You would expect a battle between gladiators to take place in Rome’s Coliseum.
But tourists witnessed dramatic scenes outside the famous attraction this week as undercover police – some dressed up as gladiators – carried out a sting operation on ‘fake’ centurions.
The officers swooped on the men after reports from tourists and holiday companies that they were threatening and intimidating people into paying as much as 50 euros to have their photographs taken.
The practice of posing for pictures with locals dressed as gladiators is very popular in Rome and tourists are normally expected to tip 10 euros for the service.
But the group of imposters were accused of scaring visitors into paying sky-high prices and even threatening fully licensed gladiators.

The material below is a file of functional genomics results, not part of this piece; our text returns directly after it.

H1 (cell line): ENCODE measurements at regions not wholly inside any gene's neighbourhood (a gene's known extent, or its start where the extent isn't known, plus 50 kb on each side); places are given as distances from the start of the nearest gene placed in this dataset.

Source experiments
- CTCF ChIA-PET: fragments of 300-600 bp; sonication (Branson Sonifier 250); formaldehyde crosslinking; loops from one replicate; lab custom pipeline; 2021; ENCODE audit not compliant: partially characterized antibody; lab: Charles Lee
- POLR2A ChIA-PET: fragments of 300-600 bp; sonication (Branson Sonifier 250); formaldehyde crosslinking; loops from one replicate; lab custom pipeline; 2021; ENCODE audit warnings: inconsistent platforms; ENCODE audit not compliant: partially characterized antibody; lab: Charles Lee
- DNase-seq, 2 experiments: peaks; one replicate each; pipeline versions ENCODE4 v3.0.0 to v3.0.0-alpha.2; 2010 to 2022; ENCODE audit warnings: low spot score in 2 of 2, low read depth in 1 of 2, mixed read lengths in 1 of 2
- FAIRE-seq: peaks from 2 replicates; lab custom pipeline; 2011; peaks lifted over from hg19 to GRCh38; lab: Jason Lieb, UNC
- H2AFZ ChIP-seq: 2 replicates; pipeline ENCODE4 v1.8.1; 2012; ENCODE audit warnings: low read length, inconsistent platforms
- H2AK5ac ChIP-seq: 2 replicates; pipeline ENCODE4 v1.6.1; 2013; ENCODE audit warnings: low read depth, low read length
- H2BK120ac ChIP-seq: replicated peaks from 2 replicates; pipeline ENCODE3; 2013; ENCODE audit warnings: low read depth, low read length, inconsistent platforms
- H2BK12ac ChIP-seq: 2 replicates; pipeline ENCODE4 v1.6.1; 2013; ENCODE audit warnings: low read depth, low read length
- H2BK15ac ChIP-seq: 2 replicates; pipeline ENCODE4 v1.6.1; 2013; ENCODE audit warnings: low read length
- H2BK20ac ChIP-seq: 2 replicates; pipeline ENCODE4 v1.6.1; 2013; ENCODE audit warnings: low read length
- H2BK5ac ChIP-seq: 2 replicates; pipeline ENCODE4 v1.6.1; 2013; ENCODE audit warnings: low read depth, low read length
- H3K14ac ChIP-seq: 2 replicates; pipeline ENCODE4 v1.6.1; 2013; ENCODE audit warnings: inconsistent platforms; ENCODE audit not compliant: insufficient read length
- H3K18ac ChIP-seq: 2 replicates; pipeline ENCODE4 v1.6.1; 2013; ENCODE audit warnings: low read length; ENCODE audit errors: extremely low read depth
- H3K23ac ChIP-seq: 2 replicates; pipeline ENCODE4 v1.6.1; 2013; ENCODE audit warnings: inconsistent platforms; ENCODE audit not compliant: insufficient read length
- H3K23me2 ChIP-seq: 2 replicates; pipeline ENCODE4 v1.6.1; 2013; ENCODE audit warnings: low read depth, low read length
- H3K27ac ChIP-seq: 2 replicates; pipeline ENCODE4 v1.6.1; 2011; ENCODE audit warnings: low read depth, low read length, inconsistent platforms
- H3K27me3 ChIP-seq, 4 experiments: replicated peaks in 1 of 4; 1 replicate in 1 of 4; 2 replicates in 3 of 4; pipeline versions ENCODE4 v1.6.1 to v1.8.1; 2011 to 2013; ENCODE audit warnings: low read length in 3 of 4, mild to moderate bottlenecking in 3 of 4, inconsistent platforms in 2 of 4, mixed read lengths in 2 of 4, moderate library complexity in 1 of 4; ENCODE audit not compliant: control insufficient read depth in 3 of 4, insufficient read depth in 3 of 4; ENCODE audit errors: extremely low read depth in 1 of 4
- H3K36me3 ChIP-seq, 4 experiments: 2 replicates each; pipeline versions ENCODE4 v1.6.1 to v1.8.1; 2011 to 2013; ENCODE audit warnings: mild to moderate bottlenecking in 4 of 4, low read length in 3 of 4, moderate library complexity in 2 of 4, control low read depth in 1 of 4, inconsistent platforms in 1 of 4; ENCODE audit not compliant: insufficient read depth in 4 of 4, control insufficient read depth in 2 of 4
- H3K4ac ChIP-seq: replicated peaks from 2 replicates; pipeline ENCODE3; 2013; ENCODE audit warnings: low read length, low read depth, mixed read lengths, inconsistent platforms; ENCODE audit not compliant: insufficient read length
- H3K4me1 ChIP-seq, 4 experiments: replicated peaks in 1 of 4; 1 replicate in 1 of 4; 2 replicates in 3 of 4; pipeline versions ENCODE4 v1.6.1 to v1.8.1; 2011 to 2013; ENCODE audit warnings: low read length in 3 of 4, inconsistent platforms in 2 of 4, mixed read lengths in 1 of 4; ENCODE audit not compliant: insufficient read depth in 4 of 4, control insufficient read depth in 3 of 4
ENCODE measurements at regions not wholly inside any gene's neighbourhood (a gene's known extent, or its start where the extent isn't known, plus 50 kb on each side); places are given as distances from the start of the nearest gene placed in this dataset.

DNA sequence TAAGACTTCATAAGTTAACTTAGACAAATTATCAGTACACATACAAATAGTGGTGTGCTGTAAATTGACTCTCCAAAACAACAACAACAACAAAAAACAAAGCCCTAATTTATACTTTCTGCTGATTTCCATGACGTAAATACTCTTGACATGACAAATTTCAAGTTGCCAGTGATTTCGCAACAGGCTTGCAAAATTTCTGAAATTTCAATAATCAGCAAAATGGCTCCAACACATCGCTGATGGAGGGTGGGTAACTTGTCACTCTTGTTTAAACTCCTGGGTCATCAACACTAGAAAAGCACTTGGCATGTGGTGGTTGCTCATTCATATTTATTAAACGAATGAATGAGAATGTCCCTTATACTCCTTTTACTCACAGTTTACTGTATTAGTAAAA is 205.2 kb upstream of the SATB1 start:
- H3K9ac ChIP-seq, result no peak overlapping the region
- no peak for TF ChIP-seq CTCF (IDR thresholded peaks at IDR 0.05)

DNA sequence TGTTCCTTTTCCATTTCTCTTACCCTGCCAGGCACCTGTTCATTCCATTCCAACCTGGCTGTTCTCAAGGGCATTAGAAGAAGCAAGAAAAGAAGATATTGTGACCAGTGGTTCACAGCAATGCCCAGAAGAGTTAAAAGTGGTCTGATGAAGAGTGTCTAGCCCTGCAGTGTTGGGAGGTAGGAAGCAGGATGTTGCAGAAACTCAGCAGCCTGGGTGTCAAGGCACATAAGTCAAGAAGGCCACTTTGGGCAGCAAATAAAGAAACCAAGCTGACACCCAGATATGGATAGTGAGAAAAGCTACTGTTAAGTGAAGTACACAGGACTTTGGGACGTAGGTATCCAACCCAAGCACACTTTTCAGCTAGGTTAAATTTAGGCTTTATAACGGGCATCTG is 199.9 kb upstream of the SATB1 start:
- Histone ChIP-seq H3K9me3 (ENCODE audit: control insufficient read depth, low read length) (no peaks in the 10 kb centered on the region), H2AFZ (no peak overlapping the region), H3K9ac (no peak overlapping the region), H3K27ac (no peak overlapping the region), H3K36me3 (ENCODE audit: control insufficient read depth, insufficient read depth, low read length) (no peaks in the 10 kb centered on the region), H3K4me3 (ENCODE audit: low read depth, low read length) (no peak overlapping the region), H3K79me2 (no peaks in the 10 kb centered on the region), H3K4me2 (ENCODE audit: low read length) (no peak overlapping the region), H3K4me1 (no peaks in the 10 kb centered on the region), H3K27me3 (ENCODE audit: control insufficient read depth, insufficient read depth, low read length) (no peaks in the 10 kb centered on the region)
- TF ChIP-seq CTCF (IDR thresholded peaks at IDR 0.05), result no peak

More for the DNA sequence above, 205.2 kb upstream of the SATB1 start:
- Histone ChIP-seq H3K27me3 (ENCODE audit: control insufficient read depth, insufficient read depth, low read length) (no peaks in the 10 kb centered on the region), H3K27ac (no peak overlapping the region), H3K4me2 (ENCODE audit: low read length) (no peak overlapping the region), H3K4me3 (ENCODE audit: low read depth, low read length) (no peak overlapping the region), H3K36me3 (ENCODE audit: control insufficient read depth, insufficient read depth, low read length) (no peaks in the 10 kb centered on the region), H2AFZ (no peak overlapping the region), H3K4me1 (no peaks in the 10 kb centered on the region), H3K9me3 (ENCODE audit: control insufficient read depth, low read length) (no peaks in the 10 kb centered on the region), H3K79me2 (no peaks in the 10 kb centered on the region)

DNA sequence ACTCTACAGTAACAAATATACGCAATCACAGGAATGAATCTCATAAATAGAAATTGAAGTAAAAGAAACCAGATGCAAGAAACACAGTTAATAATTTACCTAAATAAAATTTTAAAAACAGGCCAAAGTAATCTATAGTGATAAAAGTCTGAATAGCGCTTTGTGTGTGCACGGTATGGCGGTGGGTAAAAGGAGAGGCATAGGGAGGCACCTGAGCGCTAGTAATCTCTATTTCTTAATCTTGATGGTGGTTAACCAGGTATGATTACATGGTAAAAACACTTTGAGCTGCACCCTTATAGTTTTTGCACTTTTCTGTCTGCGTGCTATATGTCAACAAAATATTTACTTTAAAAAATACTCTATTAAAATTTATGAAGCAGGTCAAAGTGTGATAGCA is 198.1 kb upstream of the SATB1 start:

The gang operated at famous sights in Rome, including the Vatican, Colosseum and the Piazza Venezia in the centre of the city and a total of 20 people were arrested as part of the crackdown.
Tourists watched stunned as the fake gladiators, dressed in tunics, sandals and carrying swords, were wrestled to the ground by the undercover officers and handcuffed.
Police even disguised themselves as gladiators, bin men and members of the public so they could carry out the operation.
The fake gladiators should consider themselves lucky. The penalty for theft in Rome 2,000 years ago was death by crucifixion.